This book examines, for the first time, the history of the social, cultural, political and economic presence of the French in London, and explores the multiple ways in which this presence has contributed to the life of the city. The capital has often provided a place of refuge, from the Huguenots in the 17th century, through the period of the French Revolution, to various exile communities during the 19th century, and on to the Free French in the Second World War.It also considers the generation of French citizens who settled in post-war London, and goes on to provide insights into the contemporary French presence by assessing the motives and lives of French people seeking new opportunities in the late 20th and early 21st centuries. It...
Edited by Matthew Davies and James A. Galloway
August 28, 2012
This volume contains selected papers from a major conference held in October 2008 to celebrate the 20th anniversary of the setting up of the Centre for Metropolitan History at the IHR, and the contribution of Professor Derek Keene to the Centre, the IHR and the wider world of scholarship.
Edited by Laura Beers and Geraint Thomas
January 5, 2012
After the First World War, Britain faced a number of challenges as it sought to adapt to domestic conditions of mass democracy while maintaining its position in the empire in the face of national independence movements. As politicians at home and abroad sought to legitimize their position, new efforts were made to conceptualize nationality and citizenship, with attempts to engage the public using mass media and greater emphasis on governing in the public interest. Brave New World reappraises the domestic and imperial history of Britain in the inter-war period, investigating how 'nation building' was given renewed impetus by the upheavals of the First World War. The essays in this collection address how new technologies and approaches to...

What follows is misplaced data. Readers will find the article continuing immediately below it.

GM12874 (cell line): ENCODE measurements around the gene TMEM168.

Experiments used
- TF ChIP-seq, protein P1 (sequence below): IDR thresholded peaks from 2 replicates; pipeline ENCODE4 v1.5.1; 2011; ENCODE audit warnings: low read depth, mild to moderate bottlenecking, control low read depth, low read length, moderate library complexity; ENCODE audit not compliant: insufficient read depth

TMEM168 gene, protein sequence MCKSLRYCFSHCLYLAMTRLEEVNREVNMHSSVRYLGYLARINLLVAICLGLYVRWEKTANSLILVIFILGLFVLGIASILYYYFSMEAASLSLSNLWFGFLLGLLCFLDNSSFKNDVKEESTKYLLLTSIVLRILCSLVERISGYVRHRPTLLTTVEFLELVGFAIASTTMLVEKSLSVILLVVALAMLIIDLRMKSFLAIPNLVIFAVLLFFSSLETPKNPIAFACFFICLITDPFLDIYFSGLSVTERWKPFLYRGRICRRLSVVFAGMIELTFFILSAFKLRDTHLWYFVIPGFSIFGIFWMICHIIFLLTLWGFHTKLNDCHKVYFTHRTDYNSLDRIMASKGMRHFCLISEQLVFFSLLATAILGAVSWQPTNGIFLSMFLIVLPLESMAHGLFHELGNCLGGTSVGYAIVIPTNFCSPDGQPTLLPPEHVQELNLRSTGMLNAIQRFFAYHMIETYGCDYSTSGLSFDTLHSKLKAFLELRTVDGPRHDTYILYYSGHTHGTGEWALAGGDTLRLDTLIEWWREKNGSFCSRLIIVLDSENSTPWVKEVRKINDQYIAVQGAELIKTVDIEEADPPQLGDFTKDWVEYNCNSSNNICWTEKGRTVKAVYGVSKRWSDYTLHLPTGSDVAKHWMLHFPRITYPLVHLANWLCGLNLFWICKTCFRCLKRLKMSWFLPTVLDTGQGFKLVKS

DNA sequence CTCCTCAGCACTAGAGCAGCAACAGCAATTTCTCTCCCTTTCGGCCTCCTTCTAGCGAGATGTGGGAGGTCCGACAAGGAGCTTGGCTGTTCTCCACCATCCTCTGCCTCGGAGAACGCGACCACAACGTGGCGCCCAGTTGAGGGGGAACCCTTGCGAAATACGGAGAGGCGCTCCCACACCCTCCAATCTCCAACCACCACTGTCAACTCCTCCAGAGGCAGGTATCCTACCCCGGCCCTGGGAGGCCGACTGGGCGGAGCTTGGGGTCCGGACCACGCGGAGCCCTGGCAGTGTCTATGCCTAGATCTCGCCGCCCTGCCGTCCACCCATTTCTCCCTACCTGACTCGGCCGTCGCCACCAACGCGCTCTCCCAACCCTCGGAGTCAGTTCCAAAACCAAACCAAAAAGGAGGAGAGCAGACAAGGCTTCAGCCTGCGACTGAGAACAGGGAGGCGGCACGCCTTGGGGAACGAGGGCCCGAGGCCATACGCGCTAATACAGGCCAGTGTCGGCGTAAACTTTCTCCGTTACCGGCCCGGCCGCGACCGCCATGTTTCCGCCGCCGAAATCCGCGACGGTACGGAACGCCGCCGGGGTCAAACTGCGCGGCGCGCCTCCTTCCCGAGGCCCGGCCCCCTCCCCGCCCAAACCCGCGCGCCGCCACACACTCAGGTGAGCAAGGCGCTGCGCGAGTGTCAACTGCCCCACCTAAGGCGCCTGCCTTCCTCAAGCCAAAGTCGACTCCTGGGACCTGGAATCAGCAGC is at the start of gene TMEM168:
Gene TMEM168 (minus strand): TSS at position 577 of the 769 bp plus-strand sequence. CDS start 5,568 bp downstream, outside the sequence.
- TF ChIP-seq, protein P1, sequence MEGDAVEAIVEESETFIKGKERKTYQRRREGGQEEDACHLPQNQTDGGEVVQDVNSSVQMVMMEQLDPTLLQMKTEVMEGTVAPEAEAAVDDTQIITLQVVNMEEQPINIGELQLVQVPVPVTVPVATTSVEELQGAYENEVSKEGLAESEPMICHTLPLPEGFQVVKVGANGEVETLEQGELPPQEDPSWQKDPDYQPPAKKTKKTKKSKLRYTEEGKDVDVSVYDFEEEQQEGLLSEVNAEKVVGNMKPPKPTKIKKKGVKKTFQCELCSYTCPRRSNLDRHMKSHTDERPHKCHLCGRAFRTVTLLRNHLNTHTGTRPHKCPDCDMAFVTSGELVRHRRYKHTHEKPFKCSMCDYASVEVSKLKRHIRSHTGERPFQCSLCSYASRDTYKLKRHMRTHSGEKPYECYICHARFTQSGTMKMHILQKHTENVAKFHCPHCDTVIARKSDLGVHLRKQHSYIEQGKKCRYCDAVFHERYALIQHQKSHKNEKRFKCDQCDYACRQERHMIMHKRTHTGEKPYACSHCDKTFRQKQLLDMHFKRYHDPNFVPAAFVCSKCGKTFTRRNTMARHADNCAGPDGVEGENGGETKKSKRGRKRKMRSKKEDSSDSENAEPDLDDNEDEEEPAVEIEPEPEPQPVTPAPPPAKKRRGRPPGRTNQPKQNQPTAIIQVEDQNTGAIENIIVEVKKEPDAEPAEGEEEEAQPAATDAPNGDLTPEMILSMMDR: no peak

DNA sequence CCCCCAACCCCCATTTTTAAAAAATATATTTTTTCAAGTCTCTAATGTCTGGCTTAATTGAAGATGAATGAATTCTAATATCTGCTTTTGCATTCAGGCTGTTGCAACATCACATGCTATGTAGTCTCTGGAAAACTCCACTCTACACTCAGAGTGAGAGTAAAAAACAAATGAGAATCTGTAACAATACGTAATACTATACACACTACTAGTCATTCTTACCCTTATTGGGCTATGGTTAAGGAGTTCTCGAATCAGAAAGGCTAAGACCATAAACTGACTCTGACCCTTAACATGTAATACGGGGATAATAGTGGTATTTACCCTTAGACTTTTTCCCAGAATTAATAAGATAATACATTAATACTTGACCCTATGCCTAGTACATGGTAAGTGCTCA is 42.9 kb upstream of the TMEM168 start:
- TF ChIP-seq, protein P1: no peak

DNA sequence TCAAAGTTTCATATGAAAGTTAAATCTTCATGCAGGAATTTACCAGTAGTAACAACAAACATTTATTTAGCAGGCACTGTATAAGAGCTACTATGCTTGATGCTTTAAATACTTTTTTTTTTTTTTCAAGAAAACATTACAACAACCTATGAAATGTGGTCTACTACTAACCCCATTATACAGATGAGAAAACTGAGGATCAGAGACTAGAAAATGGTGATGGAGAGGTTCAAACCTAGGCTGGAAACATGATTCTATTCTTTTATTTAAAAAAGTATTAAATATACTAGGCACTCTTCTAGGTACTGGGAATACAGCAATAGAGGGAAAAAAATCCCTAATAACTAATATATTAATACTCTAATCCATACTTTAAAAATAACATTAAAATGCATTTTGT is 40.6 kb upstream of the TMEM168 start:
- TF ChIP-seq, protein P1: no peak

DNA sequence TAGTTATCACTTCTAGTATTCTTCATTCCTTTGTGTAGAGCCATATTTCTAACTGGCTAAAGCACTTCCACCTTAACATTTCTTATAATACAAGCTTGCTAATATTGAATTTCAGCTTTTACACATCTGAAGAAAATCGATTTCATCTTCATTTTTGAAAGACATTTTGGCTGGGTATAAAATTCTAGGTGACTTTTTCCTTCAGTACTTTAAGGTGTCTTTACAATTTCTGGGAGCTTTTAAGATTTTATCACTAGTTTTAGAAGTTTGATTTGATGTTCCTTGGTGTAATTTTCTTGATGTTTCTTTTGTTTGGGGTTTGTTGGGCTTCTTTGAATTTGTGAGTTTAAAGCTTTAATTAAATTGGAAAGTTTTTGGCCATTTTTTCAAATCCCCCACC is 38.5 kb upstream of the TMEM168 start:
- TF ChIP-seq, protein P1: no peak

James Galloway
October 15, 2010
The lands bordering the tidal river Thames and the Thames Estuary have historically been highly vulnerable to marine flooding. The most severe of these floods derive from North Sea storm surges, when wind and tide combine to drive huge quantities of water against the coast, as happened to devastating effect in 1953. This project seeks to understand the occurrence of storm flooding in the past, and to explore the ways in which people have responded to the threat.

The project draws upon rich surviving documentary sources to study the impact of storm flooding upon the reclaimed marshlands bordering the tidal Thames and its estuary during the period c.1250-1550. Year-by-year accounts of the management of riverside...
Edward Higgs
March 31, 2005
Ian Anders Gadd and Patrick Wallis
January 1, 2002
This book is made up of a collection of papers from the 'Revisiting the livery companies of early modern London' conference held in April 2000 by the CMH, exploring the history of London livery companies from a variety of perspectives. Employing historical and interdisciplinary approaches, it examines print culture and early histories, civic myths, charity, the family, artisans, mercantile elites, and the control and regulation of guild and economy. Contributions by Ian W. Archer, Matthew Davies, John Forbes, Ian Anders Gadd, Perry Gauci, Ronald F. Homer, Mark Jenner, Derek Keene, Giorgio Riello, James Robertson, Patrick Wallis, Joseph P. Ward.